Mufti said the BJP gains votes in the rest of India “on this policy of bloodshed where they show how much they can suppress” the Kashmiris.
“Look at how many they are jailing and how much muscle power they are displaying,” she said. “This policy is not going to work in Kashmir, at the end they (BJP) have to come to healing tough policy.”
Policy based on Muslim ‘hatred’
Mohamad Junaid, a Kashmiri academic based at the Massachusetts College of Liberal Arts in the United States, told Al Jazeera the BJP’s Kashmir policy is based on its “hatred of Muslims and not on any benign principle” of equal rights and citizenship.
“It is a policy that seeks to erase Kashmiris and their voices from the public sphere, as well as show that the Modi government is fulfilling Rashtriya Swayamsevak Sangh’s desire of turning Kashmiri Muslims into a minority,” he said, referring to the RSS, the BJP’s far-right ideological mentor formed in 1925 along the lines of the Nazis in Europe to create an ethnic Hindu state out of a secular India.
Junaid said the BJP government believes its Kashmir policy “will end the Kashmir conflict as well as satisfy their right-wing electoral base in India that has been fed on a steady course of anti-Kashmiri bigotry”.
Experts say the anti-Muslim hatred behind Modi’s Kashmir policy has also threatened the lives of the minority Hindus in the region, known as Pandits.
Nearly 200,000 Pandits were forced to leave the valley after an armed rebellion against New Delhi’s rule and targeted killing of the Hindu minority members began in the late 1980s. While official estimates say 219 Pandits were killed by the rebels during the exodus, right-wing Hindu groups and a recent Bollywood film claim that number is in thousands, with some even calling it a “genocide”.
Since coming to power in 2014, the BJP under Modi, as part of its promises “of bringing them (Pandits) back to their roots with dignity”, aggressively pushed for their rehabilitation in Indian-administered Kashmir.
In 2010, the federal government launched a rehabilitation package for Pandits, which included government jobs and housing. However, since last year, some of the Pandits who returned to the region under the scheme have become victims of targeted killings by suspected rebels.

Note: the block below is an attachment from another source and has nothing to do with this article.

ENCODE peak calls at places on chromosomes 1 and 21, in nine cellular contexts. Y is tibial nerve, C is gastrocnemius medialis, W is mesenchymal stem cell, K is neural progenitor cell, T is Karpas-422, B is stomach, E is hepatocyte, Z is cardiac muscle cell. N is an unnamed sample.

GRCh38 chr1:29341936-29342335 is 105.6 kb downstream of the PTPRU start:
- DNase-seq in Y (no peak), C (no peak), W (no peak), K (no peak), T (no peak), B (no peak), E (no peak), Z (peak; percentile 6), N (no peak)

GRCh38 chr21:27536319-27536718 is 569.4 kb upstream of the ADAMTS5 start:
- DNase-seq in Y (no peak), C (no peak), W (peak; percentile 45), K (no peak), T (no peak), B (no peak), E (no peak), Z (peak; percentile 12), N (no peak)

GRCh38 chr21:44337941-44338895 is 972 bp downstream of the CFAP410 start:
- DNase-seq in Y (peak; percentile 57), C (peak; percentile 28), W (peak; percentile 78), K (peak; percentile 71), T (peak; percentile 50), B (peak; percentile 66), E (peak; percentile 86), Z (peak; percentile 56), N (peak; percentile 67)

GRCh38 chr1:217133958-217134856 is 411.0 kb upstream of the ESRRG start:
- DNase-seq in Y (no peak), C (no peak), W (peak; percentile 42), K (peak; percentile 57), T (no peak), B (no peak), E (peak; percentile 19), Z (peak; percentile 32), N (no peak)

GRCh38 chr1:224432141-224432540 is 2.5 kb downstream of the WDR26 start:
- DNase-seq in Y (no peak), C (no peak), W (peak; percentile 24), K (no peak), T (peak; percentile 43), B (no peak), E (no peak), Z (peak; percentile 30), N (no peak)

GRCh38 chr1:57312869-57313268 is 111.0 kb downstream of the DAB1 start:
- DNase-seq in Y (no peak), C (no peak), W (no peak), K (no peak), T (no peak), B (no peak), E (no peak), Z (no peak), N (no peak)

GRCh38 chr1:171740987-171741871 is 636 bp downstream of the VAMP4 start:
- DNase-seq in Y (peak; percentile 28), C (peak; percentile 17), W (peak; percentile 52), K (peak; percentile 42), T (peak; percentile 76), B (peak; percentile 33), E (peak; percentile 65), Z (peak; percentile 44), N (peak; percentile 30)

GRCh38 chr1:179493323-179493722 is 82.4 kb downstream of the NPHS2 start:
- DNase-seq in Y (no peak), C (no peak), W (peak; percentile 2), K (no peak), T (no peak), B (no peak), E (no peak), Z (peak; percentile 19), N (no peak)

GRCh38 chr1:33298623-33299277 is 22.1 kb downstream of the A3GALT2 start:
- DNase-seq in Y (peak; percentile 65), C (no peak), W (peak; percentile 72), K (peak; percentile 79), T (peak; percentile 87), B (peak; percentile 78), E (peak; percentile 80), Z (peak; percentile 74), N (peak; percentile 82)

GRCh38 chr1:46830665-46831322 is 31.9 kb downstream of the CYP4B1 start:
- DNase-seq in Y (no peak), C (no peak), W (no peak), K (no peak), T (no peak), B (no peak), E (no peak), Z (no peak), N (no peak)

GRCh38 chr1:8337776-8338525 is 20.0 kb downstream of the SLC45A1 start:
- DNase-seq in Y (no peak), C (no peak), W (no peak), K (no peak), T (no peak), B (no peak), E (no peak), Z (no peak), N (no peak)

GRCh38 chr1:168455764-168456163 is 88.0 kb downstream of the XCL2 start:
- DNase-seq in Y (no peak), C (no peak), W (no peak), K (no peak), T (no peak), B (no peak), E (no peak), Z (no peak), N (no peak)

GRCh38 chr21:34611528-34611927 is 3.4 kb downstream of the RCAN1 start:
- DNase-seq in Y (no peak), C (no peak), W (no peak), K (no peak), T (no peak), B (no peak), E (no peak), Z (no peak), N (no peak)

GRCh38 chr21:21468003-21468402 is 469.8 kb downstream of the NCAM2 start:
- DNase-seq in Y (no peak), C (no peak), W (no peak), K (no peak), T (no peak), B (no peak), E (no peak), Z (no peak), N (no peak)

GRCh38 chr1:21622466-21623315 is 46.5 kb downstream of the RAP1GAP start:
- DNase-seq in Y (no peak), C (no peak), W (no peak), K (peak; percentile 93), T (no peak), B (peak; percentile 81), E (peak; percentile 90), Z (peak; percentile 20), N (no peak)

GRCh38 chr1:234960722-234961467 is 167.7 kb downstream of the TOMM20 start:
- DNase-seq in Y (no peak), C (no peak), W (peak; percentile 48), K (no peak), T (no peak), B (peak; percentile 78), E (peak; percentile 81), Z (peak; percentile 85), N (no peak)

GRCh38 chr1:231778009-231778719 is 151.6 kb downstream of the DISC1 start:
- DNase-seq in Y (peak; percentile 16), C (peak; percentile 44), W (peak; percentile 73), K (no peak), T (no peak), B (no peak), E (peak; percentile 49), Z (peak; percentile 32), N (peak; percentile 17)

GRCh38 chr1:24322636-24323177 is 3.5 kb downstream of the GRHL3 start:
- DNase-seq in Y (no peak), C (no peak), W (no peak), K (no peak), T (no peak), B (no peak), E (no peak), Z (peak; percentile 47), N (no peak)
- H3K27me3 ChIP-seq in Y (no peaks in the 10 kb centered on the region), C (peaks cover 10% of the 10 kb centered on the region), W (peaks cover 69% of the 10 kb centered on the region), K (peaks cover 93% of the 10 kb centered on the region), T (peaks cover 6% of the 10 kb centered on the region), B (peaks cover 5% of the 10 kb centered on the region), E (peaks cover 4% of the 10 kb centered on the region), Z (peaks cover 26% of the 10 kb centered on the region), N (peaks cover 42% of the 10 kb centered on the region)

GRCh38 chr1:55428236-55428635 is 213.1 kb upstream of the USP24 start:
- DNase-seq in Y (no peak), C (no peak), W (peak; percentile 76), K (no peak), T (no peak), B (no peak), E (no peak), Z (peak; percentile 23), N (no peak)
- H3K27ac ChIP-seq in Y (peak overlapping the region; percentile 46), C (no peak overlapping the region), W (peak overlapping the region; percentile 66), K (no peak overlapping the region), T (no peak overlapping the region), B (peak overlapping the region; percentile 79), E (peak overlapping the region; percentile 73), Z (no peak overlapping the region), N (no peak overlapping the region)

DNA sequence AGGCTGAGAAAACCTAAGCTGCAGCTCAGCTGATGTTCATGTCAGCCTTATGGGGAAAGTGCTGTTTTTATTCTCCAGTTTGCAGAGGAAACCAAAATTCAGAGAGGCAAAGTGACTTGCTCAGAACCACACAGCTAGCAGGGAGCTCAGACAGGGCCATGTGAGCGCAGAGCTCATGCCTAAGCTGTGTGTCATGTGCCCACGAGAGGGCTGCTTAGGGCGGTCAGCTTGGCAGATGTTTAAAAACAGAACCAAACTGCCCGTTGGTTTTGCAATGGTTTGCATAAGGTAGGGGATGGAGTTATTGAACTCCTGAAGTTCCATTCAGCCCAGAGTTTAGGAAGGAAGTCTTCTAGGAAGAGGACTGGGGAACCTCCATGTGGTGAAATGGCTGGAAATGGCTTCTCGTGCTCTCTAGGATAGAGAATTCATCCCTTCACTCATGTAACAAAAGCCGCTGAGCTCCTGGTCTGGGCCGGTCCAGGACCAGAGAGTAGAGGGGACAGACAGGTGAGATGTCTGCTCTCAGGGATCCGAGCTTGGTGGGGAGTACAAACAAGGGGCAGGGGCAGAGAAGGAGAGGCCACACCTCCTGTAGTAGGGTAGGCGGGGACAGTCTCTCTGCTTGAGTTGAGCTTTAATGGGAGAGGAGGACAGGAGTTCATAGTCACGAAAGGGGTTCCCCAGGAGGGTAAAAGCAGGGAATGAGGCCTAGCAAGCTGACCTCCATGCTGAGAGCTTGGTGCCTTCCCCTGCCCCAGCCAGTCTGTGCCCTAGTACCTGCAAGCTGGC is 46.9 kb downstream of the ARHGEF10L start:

According to an Al Jazeera tally, of the 131 civilian deaths reported in the region since 2019, at least 23 were non-Muslims, most of them Hindus, who for the first time in years have taken to the streets across the region against the BJP government.
Pandits say they feel unsafe amid the spiralling violence. Hindu government employees have been boycotting their work for over a month in protest against the killings, demanding to be relocated outside the turbulent valley.
“We never felt unsafe like we do today. Nothing has changed for us in three decades. How can we live when we are being killed?” Ashwini Kumar, a 40-year-old Kashmiri Pandit told Al Jazeera.
Kumar had returned to his native village in Indian-administered Kashmir in 2010 after taking up a job as an engineer.
Most of the attacks on the region’s minorities and non-residents have been claimed by a little-known armed group called The Resistance Front that surfaced in 2019. In its social media posts, the group says it is “targeting settlers and those who collaborate with the fascist regime” and are part of the “settler-colonial project”.
Experts say the armed rebellion is now becoming increasingly home grown, calling it a “worrying trend” and asking the government for “more political engagement” with the Kashmiris.
“The claims made to justify the revocation of Article 370 was that it would end terrorism, and bring development and massive investment in Kashmir and that has not happened,” Ajai Sahni, political analyst and executive director at the Institute for Conflict Management in New Delhi, told Al Jazeera. “I don’t think the solution lies at the level of security.”
Sahni said Modi’s government is creating “more and more polarisation and alienation” in the valley. “So as long as that continues, I don’t see a possibility of a solution,” he said.
The BJP rejects the allegations, saying the government is trying to bring “normalcy to the region”.
“Some vested interests want to disturb peace and the government has launched a big crackdown against them. It is only the opposition parties that are making noise. Things are getting normal in Kashmir,” BJP spokesman Ashok Kaul told Al Jazeera.
Academic Junaid, however, said what the Modi regime wants in Indian-administered Kashmir “leaves no space for political engagement, just continuous oppression”.
“Kashmiris, of course, will not accept this. For them, these policies are an expansion of India’s longstanding policies of political repression.”